CRESTVIEW — Both the cookin’ and the jazz were hot, and the Big Red Machine is more than $1,500 closer to new uniforms following Friday’s night’s Valentine’s and All That Jazz concert.

Watch as culinary students prepare concert food

Warriors Hall swung with the sounds of the Crestview High School jazz ensemble, while the tempting aromas of hors d’oeuvres and sweet treats prepared by culinary arts students filled the back of the room.

“I enjoy doing public catering a lot,” Crestview High senior Jerry Hand, said. “It gives me experience if I go into the culinary arts industry. I enjoy preparing food and seeing the enjoyment on people’s faces when they eat it. It’s like I made their day a little bit better.”

Up on the stage, the 20-piece jazz band kept the sell-out audience’s toes tapping with popular standards such as “In the Mood,” “Chattanooga Choo Choo,” and “I Got Rhythm.”

SWINGING, SULTRY SOLOS

Soloists including saxophonists Indi Stanley and Jolvin Mejias, trumpeter Preston Kelley and trombonists Matt Kannapel and Michael Nauta periodically jumped into the spotlight, Preston turning a bright red as he blasted his part on “In the Mood.”

Sultry, bluesy numbers like “When I Fall in Love,” “Stormy Weather” and “At Last” featured vocalist Elizabeth Dunn. Her dad, band director Jody Dunn, shared his singing talent on Duke Ellington’s “I Like the Sunrise” and Kurt Weill’s “Mack the Knife,” the latter being one of Dunn’s favorites.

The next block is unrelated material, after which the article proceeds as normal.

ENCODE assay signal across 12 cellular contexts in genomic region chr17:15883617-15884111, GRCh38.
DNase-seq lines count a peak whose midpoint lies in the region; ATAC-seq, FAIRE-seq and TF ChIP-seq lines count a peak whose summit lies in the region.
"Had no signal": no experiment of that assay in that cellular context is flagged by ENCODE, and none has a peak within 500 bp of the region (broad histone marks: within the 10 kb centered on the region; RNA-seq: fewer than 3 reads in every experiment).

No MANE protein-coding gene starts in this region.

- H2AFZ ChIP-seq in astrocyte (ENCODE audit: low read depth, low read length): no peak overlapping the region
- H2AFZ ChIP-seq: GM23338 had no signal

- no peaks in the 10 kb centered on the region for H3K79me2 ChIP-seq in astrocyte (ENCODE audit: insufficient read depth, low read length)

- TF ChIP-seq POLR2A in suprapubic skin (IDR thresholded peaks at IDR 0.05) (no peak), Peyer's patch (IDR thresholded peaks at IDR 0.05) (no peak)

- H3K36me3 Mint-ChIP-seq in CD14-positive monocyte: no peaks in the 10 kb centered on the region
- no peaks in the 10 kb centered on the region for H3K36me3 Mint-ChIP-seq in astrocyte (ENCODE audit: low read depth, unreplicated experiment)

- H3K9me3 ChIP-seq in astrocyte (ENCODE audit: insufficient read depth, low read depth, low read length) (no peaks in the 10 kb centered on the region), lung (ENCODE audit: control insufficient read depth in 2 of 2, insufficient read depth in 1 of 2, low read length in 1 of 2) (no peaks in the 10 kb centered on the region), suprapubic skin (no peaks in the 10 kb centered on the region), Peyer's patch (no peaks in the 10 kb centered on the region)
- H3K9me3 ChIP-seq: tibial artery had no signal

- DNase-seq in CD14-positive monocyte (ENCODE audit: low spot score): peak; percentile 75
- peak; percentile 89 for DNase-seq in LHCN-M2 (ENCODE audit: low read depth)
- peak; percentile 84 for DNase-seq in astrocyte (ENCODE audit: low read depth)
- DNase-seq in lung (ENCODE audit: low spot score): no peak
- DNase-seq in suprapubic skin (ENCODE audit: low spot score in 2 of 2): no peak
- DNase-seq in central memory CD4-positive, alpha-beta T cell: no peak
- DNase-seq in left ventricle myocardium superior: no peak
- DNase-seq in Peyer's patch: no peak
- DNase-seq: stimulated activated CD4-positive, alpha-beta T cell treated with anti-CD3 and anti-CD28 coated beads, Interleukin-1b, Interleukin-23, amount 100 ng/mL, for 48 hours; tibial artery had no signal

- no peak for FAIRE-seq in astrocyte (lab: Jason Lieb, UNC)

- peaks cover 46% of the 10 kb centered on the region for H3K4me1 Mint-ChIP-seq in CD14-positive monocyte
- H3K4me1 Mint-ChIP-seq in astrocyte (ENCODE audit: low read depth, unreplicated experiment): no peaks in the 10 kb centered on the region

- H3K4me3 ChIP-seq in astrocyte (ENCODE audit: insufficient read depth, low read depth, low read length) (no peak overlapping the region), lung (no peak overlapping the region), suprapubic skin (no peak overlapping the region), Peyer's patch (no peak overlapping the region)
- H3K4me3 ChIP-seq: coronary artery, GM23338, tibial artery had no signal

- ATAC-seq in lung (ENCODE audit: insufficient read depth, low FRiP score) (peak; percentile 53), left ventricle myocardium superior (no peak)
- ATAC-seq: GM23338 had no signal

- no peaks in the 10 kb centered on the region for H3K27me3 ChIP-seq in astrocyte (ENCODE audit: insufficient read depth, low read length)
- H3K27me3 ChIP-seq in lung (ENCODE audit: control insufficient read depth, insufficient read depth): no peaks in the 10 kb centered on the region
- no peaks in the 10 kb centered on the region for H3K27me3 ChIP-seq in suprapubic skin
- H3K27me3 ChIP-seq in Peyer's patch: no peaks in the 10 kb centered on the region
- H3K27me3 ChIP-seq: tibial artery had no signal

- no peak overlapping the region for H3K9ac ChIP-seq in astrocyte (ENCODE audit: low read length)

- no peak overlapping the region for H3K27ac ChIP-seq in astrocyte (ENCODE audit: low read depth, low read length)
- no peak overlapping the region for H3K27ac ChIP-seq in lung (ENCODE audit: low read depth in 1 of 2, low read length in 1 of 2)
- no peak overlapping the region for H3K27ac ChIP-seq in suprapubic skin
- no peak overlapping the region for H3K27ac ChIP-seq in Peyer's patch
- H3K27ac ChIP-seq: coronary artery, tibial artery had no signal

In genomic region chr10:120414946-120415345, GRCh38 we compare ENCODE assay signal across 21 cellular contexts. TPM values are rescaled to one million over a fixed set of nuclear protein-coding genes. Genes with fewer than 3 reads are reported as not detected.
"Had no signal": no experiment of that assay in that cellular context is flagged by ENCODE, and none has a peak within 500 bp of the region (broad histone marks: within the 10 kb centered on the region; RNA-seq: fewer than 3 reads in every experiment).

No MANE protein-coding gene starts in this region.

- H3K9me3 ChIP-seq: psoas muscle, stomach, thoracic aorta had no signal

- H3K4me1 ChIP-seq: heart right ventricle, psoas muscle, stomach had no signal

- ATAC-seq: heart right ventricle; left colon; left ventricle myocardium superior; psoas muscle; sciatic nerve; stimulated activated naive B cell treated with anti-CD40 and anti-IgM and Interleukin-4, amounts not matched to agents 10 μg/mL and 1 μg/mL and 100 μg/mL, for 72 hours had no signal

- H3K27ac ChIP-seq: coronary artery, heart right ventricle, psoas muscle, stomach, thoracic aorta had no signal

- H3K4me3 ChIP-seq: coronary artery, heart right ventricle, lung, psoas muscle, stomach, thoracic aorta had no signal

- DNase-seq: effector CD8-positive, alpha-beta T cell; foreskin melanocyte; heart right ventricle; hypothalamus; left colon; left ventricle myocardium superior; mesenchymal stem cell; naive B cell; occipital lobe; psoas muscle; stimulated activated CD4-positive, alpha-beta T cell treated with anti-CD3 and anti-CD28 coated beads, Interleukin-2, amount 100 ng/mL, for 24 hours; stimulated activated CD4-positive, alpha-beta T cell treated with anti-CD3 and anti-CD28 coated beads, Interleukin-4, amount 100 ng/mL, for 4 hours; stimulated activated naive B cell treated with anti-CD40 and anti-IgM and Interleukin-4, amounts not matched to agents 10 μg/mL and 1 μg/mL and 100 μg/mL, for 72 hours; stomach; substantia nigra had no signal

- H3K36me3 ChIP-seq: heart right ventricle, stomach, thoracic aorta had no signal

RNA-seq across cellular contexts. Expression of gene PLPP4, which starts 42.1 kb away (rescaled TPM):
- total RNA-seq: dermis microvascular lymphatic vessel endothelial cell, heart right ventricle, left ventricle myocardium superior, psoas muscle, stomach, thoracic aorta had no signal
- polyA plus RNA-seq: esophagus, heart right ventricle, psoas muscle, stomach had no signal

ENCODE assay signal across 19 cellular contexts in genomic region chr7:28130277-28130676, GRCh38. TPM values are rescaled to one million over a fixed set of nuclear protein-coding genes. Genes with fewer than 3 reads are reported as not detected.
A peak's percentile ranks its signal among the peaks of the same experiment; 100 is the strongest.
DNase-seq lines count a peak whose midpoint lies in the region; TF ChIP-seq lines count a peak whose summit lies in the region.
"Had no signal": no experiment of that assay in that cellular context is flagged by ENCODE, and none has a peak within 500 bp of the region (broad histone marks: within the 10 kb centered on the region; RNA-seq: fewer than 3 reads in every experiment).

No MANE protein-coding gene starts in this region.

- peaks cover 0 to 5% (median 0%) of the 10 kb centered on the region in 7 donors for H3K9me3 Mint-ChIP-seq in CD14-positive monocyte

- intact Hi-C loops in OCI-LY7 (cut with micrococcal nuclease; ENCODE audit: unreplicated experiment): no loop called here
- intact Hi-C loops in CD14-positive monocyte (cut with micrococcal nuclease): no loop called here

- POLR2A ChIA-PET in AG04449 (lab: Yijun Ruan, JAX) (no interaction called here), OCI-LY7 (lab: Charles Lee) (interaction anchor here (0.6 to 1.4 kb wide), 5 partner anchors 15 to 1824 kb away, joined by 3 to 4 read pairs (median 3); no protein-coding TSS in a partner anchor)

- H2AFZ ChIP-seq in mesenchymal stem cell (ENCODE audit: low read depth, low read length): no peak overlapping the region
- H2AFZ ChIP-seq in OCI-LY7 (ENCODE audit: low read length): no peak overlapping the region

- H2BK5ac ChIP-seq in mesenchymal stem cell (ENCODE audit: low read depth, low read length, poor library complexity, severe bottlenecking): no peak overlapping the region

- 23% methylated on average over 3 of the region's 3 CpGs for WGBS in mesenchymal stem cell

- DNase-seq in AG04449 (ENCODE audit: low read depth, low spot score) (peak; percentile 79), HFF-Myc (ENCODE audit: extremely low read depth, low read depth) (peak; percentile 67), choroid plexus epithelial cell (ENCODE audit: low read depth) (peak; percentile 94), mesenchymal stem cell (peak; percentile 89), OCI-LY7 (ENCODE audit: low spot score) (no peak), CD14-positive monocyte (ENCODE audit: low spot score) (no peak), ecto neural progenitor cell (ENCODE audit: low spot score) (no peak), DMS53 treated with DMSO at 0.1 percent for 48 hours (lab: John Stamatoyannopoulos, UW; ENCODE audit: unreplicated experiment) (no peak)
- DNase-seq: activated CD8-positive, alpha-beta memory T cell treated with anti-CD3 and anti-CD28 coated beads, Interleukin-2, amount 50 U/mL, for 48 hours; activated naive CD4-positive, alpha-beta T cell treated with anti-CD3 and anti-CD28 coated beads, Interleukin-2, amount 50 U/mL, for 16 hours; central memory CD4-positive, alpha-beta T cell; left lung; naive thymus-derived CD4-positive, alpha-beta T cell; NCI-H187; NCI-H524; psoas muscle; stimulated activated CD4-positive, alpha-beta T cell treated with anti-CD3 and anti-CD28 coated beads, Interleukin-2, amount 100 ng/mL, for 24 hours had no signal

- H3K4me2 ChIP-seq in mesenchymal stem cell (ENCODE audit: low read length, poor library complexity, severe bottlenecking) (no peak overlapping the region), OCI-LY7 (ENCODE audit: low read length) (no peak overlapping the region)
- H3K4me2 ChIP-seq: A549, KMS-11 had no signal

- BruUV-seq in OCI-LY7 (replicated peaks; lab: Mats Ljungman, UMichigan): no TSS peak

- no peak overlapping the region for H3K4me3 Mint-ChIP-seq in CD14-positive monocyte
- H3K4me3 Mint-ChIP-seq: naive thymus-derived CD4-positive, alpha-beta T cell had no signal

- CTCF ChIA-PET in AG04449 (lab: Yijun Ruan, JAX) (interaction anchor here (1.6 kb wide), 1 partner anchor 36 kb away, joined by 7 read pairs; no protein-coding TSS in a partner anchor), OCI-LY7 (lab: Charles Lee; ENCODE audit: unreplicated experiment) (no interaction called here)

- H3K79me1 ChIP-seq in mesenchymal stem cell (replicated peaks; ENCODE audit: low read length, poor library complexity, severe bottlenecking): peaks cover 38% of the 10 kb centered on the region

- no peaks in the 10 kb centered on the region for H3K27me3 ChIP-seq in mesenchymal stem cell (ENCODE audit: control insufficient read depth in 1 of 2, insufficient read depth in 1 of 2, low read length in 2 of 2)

Though not a soloist, bassist Ethan Mitchell caught audience members’ attention by simply having a good time swinging to the music he played.

“I’m always jiggy,” the junior said. “I’m having the most fun in the room. The main thing is to have fun and enjoy it.”

“He’s great!” resident Joe Coffield said. “What a showman!”

REAL-LIFE EXPERIENCE

The annual concert gives both performing and culinary arts students professional experience in their respective fields, under the instruction of their teachers Dunn and Chef Charles Tingle.

“Chef puts a high standard on us and we have to live up to them,” Jerry, who’s in his third year in the culinary arts program, said.

Valentine’s and All That Jazz is coordinated by the Friends of the Arts, a volunteer community organization tasked by the city with programming cultural events in Warriors Hall and fundraising to maintain its grand piano and equipment.

“We love supporting our talented students,” FOTA president Rae Schwartz said. “But we couldn’t do this without our community sponsors.”

Thanks to donors including Gordon Martial Arts and an anonymous giver, hall rental and food costs were covered, so all of the event’s ticket sales went entirely to the high school band uniform fund, Schwartz said.